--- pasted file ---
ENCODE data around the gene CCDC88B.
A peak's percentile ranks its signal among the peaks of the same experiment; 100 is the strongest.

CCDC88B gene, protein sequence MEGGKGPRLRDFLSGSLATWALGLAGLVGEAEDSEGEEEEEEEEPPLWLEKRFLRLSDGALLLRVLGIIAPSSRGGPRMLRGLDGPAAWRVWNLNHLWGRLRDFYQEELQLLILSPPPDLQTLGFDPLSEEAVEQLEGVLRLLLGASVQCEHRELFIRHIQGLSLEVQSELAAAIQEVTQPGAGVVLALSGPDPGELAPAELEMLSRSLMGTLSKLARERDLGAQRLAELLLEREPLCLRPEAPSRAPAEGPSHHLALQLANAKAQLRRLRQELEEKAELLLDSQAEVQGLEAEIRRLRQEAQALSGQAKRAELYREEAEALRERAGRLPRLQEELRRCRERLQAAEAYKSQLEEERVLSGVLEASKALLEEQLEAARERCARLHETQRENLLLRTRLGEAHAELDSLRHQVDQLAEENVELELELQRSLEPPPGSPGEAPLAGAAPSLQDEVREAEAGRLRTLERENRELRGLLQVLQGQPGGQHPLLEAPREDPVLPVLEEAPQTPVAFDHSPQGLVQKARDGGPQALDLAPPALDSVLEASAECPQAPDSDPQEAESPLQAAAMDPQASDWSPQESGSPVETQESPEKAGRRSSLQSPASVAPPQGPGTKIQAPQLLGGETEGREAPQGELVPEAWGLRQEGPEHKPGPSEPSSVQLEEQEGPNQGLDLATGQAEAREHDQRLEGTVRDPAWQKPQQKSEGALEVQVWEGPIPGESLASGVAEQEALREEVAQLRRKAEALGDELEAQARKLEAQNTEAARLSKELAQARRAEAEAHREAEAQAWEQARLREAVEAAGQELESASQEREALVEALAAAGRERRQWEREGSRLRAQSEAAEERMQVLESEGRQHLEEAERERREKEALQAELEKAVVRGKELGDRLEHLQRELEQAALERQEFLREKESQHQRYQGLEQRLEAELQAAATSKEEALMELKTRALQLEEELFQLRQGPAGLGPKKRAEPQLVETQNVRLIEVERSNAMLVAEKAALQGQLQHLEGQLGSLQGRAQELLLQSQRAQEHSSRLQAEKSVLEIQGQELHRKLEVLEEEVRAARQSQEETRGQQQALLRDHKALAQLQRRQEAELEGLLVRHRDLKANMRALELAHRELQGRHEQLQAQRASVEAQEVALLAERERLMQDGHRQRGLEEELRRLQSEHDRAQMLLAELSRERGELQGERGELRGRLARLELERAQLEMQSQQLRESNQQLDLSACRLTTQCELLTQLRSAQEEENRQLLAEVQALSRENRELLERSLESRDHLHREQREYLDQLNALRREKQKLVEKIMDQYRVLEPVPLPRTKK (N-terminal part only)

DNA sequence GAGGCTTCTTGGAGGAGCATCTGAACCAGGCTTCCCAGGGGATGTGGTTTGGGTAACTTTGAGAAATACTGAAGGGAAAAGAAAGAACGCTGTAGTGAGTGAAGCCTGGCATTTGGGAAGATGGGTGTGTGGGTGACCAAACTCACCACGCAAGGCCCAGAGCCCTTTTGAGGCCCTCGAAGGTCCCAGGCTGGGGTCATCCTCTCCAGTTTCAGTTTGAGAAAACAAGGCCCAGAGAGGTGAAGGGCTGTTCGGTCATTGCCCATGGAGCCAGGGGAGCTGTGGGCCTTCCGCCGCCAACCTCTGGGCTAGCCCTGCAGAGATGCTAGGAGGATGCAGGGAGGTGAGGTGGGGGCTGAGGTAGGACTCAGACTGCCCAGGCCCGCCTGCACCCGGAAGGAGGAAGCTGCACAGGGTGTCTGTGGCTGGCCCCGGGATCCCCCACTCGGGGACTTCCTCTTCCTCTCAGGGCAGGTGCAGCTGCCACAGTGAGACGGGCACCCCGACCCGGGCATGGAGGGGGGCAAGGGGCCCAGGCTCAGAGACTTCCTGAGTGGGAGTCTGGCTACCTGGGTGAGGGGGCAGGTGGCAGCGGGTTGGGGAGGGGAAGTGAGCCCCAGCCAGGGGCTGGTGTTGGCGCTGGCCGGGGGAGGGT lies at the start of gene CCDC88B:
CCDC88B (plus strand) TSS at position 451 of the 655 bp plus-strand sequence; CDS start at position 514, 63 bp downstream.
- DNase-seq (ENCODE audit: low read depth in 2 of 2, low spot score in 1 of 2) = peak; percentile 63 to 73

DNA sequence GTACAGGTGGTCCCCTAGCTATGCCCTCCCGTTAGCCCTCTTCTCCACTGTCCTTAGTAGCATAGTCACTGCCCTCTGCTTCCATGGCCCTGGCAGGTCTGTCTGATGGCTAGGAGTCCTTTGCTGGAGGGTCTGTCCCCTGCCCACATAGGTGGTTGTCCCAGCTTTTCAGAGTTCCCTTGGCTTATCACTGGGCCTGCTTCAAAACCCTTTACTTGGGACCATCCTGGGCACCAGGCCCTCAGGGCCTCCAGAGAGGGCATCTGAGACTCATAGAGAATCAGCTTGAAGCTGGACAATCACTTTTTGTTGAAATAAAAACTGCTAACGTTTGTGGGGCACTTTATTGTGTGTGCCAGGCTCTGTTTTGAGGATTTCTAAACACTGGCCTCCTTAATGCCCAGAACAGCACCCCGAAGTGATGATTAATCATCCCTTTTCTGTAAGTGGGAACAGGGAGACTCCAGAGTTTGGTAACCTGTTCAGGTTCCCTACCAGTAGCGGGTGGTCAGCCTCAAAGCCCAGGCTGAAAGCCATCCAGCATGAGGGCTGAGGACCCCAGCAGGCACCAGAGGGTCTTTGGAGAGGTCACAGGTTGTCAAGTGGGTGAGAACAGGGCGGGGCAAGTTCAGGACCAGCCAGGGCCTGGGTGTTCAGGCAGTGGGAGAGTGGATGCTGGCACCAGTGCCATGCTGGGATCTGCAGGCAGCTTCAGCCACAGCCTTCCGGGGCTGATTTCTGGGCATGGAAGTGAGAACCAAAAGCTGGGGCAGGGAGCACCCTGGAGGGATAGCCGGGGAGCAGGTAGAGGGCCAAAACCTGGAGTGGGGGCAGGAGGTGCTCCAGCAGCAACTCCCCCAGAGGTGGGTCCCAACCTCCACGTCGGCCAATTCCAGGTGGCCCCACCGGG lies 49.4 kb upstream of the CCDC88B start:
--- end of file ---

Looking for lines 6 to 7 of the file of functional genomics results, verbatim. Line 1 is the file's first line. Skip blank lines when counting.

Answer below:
- DNase-seq (ENCODE audit: low read depth in 2 of 2, low spot score in 1 of 2) = peak; percentile 63 to 73

DNA sequence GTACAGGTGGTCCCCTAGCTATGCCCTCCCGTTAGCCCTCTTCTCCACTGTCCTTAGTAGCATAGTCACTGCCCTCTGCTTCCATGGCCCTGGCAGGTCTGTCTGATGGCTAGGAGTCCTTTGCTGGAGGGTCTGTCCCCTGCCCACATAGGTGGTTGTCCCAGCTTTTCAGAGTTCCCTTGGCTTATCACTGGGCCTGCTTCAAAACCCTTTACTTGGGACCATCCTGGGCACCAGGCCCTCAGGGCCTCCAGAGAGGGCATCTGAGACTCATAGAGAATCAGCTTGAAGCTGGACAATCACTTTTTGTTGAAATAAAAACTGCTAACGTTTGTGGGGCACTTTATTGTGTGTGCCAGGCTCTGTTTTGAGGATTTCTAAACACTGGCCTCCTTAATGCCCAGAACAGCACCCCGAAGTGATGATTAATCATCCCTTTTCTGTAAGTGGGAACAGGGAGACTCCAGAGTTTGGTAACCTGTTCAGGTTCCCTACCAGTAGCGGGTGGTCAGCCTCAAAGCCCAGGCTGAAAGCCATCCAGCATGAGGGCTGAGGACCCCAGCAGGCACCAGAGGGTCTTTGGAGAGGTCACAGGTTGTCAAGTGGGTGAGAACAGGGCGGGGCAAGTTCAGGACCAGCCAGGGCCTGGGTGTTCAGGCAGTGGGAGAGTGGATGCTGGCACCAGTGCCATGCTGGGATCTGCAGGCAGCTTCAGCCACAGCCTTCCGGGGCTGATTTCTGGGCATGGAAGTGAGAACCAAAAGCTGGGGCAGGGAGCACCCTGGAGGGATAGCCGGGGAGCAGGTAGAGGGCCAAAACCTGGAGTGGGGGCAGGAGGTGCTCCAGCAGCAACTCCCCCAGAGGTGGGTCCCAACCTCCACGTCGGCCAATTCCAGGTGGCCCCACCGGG lies 49.4 kb upstream of the CCDC88B start: